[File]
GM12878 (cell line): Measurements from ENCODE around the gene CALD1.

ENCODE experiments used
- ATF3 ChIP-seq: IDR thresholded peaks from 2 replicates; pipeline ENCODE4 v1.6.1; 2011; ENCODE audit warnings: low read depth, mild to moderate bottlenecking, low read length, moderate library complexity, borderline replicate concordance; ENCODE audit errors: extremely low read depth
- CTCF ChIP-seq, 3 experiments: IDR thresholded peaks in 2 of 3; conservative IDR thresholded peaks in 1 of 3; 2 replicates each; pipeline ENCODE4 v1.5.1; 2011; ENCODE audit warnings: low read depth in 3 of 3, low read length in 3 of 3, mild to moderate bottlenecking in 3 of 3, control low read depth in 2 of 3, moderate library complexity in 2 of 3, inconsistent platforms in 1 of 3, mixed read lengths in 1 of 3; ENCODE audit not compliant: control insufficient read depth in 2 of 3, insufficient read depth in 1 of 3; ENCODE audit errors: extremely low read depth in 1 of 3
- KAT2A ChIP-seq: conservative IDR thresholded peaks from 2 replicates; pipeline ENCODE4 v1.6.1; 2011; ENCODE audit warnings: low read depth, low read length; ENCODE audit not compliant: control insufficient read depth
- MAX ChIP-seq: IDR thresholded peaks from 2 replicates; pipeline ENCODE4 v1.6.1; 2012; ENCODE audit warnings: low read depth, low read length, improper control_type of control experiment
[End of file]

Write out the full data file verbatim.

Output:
GM12878 (cell line): Measurements from ENCODE around the gene CALD1.

ENCODE experiments used
- ATF3 ChIP-seq: IDR thresholded peaks from 2 replicates; pipeline ENCODE4 v1.6.1; 2011; ENCODE audit warnings: low read depth, mild to moderate bottlenecking, low read length, moderate library complexity, borderline replicate concordance; ENCODE audit errors: extremely low read depth
- CTCF ChIP-seq, 3 experiments: IDR thresholded peaks in 2 of 3; conservative IDR thresholded peaks in 1 of 3; 2 replicates each; pipeline ENCODE4 v1.5.1; 2011; ENCODE audit warnings: low read depth in 3 of 3, low read length in 3 of 3, mild to moderate bottlenecking in 3 of 3, control low read depth in 2 of 3, moderate library complexity in 2 of 3, inconsistent platforms in 1 of 3, mixed read lengths in 1 of 3; ENCODE audit not compliant: control insufficient read depth in 2 of 3, insufficient read depth in 1 of 3; ENCODE audit errors: extremely low read depth in 1 of 3
- KAT2A ChIP-seq: conservative IDR thresholded peaks from 2 replicates; pipeline ENCODE4 v1.6.1; 2011; ENCODE audit warnings: low read depth, low read length; ENCODE audit not compliant: control insufficient read depth
- MAX ChIP-seq: IDR thresholded peaks from 2 replicates; pipeline ENCODE4 v1.6.1; 2012; ENCODE audit warnings: low read depth, low read length, improper control_type of control experiment